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Truckers in demand as opportunities rise in Billings

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Truck driving school

The 160 Truck driving Academy is holding an open house at 2376 Main Street on Tuesday.

As the truck-driver shortage continues to stall shipping across the country, new options to learn the trade are rolling into Billings.

The 160 Driving Academy cut the ribbon on their Billings branch Tuesday launching the latest iteration of a national truck driving training chain. The nationwide commercial driving school certified and licensed by the Federal Motor Carrier Safety Administration's Entry Level Driver Training Program, the academy operates 130 schools across 43 states and recently opened in Billings within the last year to expand its operations and help create jobs for local under-trained workers.

“They felt that we needed a unified, standardized program to train new truckers,” Branch Manager Edmond Kirby said of the academy. “As far as local companies are concerned, they are in desperate need.”

As its name implies, 160 Driving Academy is 160-hour program spanning four weeks, where students can earn a Class A Certified Driver’s License (CDL) to operate heavy machinery like semi-trucks, tractor-trailers, tanker vehicles and livestock beds. A Class A license also allows drivers to operate certain Class B and Class C vehicles if they possess the correct endorsements. 

Billings-area residents could previously receive CDL training at SAGE Truck Driving School and Legacy Truck Driving Academy in town while community colleges throughout Montana offer their own programs, but the industry as a whole has struggled to keep pace with the need for drivers for years. The Montana Department of Labor Industry reported both new and existing job openings in the state’s transportation material moving industry steadily increasing from February 2020 with a peak of 26,000 job openings in May 2022.

Over this period, supply-chain shortages and vaccine mandates affecting cross-border travel due to the COVID-19 pandemic compounded previous issues across the industry of older drivers retiring and a lack of interest from the in-coming workforce to replace them.

Montana Trucking Association Board Member and Weave Companies Quarry Services General Manager Sam Buchanan added that, due to this shortage of qualified workers, local trucking businesses have found themselves competing with larger companies for drivers.  

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“It’s a pretty nomadic workforce,” he said. “With competing pay and flexible work schedules offered by other companies, it can be hard to hang on to workers.”

The workforce trends may be shifting, however, since peaking last May, Montana’s trucking job listings have started to drop with 22,000 available jobs reported at the start of October. Since opening, Kirby says the Billings academy has steadily increased their enrollees after an initial slow start, and is now averaging between six and eight students per month. He said recent public outreach, competitive training offers and highlighting the current labor shortage have helped to increased enrollment in recent months.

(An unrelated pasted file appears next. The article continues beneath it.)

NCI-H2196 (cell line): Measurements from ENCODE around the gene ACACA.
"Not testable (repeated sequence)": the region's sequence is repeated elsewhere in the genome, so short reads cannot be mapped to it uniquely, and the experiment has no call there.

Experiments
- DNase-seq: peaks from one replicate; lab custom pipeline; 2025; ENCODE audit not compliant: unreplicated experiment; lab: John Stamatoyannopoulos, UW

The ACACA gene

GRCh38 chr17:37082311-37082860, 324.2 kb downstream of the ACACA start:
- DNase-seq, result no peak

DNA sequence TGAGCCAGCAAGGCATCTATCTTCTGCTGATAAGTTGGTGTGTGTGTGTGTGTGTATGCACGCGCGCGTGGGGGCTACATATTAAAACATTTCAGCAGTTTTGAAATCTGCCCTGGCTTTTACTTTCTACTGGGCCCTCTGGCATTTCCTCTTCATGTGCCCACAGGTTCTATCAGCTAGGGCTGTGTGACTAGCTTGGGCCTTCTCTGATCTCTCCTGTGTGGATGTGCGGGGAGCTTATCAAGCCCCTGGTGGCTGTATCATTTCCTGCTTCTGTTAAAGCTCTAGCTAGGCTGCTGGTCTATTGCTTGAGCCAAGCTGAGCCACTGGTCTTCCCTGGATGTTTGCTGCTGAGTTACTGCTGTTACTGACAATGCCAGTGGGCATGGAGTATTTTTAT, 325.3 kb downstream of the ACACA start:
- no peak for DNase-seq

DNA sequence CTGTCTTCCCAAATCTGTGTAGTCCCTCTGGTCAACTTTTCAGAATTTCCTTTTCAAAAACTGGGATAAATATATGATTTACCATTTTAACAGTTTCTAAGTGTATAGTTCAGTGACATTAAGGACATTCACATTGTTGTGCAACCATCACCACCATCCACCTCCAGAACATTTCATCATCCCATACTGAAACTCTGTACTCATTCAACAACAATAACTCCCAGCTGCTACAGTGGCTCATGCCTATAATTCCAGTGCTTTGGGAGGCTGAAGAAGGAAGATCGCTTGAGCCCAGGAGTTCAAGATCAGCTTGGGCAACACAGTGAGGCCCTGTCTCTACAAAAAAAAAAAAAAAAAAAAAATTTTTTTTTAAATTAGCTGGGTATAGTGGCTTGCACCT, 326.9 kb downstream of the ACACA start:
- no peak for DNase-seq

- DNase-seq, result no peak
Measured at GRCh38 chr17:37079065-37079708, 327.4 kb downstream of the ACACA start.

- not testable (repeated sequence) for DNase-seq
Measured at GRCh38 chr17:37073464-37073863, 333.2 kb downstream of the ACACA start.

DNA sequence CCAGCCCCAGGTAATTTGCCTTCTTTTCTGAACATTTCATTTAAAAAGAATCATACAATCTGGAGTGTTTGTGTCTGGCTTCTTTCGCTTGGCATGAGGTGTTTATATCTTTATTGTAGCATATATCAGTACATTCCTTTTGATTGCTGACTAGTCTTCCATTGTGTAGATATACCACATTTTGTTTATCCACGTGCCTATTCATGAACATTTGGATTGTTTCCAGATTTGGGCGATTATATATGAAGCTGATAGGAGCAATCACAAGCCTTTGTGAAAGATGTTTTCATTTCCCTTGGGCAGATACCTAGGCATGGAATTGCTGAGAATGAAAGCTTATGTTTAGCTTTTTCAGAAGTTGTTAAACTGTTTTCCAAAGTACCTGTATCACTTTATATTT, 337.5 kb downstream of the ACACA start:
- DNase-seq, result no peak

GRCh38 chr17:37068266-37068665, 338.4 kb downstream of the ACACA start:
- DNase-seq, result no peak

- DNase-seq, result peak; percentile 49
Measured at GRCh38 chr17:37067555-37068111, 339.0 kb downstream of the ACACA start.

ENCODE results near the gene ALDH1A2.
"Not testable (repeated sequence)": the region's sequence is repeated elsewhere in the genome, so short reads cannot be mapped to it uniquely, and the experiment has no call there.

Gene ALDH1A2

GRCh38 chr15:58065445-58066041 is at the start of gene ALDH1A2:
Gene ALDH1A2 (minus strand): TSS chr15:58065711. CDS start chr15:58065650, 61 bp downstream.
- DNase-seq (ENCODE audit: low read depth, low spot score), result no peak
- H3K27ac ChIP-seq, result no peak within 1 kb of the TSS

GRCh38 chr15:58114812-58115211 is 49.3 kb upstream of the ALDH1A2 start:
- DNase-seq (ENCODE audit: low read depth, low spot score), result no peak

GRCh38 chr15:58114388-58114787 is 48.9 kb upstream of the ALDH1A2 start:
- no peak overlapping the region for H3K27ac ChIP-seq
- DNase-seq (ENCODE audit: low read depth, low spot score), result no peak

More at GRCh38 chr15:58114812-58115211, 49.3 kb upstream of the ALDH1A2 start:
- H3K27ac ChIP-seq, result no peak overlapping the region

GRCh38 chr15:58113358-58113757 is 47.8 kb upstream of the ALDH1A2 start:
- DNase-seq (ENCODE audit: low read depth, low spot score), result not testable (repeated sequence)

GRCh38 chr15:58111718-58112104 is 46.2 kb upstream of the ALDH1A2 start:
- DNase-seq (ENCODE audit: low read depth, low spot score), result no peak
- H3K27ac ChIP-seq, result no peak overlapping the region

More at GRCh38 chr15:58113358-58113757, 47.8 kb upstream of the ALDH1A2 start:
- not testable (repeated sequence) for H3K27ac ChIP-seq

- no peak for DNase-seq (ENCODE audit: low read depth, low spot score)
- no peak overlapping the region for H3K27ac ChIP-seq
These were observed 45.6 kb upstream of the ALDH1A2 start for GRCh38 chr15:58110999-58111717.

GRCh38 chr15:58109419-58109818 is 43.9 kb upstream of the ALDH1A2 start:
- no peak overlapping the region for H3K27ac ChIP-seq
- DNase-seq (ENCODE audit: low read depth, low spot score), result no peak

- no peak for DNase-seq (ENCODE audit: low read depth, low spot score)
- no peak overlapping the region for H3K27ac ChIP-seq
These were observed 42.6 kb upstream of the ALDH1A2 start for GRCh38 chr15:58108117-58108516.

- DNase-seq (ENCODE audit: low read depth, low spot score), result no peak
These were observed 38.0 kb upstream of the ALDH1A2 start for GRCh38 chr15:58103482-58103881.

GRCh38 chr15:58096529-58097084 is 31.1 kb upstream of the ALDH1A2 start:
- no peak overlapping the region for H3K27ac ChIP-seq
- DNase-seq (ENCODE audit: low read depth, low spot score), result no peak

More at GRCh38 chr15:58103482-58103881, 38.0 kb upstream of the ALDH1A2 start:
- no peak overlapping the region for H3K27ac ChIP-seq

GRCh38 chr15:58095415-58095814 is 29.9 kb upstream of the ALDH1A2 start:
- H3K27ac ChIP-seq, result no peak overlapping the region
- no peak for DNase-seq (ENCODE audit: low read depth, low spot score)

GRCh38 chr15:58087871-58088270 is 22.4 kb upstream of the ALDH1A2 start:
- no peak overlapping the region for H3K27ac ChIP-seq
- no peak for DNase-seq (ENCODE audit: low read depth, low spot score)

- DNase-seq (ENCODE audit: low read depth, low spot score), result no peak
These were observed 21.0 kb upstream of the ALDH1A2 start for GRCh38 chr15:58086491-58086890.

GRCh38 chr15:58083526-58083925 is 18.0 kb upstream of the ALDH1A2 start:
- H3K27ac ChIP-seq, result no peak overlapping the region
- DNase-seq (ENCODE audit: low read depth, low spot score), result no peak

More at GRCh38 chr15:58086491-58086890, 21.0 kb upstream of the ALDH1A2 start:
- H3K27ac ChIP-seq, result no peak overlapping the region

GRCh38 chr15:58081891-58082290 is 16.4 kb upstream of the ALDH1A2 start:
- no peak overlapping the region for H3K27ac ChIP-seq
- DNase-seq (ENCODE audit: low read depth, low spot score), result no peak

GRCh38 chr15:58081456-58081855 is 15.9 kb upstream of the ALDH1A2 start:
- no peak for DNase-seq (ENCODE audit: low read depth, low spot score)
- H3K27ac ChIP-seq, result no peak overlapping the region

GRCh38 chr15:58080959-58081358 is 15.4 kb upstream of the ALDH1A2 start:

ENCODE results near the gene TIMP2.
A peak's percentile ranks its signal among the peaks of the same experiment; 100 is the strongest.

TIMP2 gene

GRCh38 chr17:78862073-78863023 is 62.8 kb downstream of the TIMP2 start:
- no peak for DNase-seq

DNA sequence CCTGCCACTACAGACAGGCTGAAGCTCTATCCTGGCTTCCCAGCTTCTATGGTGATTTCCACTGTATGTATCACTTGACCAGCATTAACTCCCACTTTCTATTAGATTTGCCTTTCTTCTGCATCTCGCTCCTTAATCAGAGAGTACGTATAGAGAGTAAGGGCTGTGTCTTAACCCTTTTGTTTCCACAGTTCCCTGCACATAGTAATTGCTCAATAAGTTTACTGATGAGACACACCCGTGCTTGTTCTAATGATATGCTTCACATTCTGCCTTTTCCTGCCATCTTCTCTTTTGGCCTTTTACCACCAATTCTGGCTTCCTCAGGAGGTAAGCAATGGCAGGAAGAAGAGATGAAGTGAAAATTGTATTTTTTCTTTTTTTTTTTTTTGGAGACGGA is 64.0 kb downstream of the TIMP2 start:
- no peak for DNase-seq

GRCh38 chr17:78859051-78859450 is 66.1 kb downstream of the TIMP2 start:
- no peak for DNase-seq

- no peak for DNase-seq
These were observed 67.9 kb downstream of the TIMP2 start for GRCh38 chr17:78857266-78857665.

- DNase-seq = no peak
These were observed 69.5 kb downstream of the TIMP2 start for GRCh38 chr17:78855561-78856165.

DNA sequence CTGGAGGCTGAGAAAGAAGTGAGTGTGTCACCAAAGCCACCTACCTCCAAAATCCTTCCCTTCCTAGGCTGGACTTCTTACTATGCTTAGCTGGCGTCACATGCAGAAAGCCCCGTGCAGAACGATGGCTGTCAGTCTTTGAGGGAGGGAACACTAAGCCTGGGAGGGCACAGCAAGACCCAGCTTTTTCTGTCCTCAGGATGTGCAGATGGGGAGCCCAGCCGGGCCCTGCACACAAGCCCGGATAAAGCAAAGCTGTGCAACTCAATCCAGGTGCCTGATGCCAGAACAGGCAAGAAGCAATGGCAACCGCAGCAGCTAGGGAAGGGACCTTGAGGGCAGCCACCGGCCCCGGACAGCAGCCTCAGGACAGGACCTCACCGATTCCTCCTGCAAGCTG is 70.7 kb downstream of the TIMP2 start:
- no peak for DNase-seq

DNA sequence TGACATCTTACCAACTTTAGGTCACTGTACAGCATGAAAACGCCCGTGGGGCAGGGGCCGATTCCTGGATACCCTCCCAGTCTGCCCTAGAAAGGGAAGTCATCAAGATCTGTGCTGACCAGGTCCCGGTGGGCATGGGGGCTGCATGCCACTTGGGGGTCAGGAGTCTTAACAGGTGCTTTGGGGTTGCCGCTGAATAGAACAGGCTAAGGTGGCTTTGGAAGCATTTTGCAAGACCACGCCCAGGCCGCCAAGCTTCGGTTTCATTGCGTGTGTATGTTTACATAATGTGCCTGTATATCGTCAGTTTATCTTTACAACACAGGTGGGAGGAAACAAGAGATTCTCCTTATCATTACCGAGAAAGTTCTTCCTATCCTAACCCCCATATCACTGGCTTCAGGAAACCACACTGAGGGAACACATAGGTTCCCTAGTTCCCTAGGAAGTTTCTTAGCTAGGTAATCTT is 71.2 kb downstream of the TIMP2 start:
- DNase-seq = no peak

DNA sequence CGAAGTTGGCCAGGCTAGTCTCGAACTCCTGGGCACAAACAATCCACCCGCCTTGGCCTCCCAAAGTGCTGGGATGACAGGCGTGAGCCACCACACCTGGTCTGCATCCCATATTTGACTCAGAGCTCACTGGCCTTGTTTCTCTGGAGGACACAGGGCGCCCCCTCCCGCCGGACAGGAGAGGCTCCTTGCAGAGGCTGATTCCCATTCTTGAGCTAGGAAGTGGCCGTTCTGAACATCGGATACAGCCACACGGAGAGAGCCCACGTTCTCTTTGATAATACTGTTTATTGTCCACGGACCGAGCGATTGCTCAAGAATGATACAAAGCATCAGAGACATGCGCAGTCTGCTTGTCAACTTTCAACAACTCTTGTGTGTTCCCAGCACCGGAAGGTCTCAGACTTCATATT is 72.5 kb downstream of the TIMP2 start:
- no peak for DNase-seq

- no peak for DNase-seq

“They see the need, they see the opportunity,” Branch Manager Edmond Kirby said of the incoming recruits. “They’re seeing that these are well-paying jobs and, really, four weeks isn’t that long to earn your CDL.”

Truck driving school

The 160 Truck driving Academy is holding an open house on Tuesday.

The cost to attend a CDL training program ranges from $3,000 to $5,080 depending on the state and qualification while the average annual wage for a heavy trucking job was calculated at approximately $41,000 by the Montana Department of Labor and Industry in 2021.

The Billings MET Transit department has also taken steps over the past year to address their own need for city bus drivers. Last fall, they began a training program that allowed new entry-level recruits the chance to earn a Class B CDL for straight trucks, most types of buses and dump trucks.

MET Transit Manager Rusty Logan says these recent efforts to offer training have been a success. The program typically takes five to six weeks to complete, but it also provides an alternative for applicants to learn on the job rather than pay for training at a school.

Before the program, the city was down as many as eight drivers, which led to scheduling issues. There are currently only two shortages and four recruits are currently enrolled in the program. After holding driving tests in the parking lot of Amend Park for the first year, Billings MET Transit is due to finish development on a dedicated training lot by the end of the month.

Logan added that their program has also produced new workers opting to stay long-term versus hiring previously licensed drivers who oftentimes leave for other job opportunities. He said the workers coming through the program are often municipal workers with experience working in the community.  

“We’ve had a lot of success with training rather than recruiting,” Logan said. “A lot of the people coming through (the program) are already working with clientele, so we’ve been focusing on keeping things in-house.”  

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